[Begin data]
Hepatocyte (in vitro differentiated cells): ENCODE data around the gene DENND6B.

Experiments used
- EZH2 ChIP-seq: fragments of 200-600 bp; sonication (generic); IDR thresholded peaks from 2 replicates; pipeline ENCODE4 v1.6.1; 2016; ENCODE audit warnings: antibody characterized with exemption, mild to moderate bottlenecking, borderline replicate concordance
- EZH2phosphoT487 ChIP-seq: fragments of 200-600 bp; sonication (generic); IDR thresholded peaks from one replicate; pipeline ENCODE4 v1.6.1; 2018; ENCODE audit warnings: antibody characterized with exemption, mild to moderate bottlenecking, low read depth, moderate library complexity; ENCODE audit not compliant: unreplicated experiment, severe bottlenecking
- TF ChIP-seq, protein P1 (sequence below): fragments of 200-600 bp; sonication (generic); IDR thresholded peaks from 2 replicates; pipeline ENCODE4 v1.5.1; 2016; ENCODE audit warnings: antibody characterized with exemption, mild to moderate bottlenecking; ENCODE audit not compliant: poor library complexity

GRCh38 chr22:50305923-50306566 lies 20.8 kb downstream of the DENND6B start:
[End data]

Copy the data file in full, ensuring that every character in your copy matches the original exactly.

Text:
Hepatocyte (in vitro differentiated cells): ENCODE data around the gene DENND6B.

Experiments used
- EZH2 ChIP-seq: fragments of 200-600 bp; sonication (generic); IDR thresholded peaks from 2 replicates; pipeline ENCODE4 v1.6.1; 2016; ENCODE audit warnings: antibody characterized with exemption, mild to moderate bottlenecking, borderline replicate concordance
- EZH2phosphoT487 ChIP-seq: fragments of 200-600 bp; sonication (generic); IDR thresholded peaks from one replicate; pipeline ENCODE4 v1.6.1; 2018; ENCODE audit warnings: antibody characterized with exemption, mild to moderate bottlenecking, low read depth, moderate library complexity; ENCODE audit not compliant: unreplicated experiment, severe bottlenecking
- TF ChIP-seq, protein P1 (sequence below): fragments of 200-600 bp; sonication (generic); IDR thresholded peaks from 2 replicates; pipeline ENCODE4 v1.5.1; 2016; ENCODE audit warnings: antibody characterized with exemption, mild to moderate bottlenecking; ENCODE audit not compliant: poor library complexity

GRCh38 chr22:50305923-50306566 lies 20.8 kb downstream of the DENND6B start: